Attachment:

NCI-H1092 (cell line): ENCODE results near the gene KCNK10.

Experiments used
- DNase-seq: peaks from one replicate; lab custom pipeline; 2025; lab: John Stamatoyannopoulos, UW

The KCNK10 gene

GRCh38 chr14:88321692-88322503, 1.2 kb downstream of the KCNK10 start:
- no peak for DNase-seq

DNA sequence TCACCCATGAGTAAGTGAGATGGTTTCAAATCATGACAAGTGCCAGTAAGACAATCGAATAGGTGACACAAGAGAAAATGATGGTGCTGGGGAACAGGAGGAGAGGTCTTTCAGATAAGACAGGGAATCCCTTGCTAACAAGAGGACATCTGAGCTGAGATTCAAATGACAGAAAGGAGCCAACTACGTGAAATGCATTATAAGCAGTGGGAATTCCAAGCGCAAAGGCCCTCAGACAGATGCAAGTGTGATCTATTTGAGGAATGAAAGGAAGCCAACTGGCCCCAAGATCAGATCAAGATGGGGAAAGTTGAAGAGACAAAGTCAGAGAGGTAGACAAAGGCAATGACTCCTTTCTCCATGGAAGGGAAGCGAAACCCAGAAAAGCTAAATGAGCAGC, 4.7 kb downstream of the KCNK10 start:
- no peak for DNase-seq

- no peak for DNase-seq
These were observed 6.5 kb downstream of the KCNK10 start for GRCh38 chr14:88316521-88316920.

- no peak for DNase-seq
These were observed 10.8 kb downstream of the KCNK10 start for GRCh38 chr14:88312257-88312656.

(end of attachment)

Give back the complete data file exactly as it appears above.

NCI-H1092 (cell line): ENCODE results near the gene KCNK10.

Experiments used
- DNase-seq: peaks from one replicate; lab custom pipeline; 2025; lab: John Stamatoyannopoulos, UW

The KCNK10 gene

GRCh38 chr14:88321692-88322503, 1.2 kb downstream of the KCNK10 start:
- no peak for DNase-seq

DNA sequence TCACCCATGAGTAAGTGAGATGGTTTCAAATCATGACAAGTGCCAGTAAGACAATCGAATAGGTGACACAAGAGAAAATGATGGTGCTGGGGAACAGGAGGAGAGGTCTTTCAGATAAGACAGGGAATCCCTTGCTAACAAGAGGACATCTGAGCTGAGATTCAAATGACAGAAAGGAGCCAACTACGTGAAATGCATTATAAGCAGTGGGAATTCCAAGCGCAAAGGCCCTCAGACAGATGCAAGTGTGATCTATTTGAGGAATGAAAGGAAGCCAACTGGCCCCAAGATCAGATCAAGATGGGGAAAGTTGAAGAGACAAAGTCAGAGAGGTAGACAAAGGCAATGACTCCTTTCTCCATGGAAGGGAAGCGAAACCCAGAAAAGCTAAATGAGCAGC, 4.7 kb downstream of the KCNK10 start:
- no peak for DNase-seq

- no peak for DNase-seq
These were observed 6.5 kb downstream of the KCNK10 start for GRCh38 chr14:88316521-88316920.

- no peak for DNase-seq
These were observed 10.8 kb downstream of the KCNK10 start for GRCh38 chr14:88312257-88312656.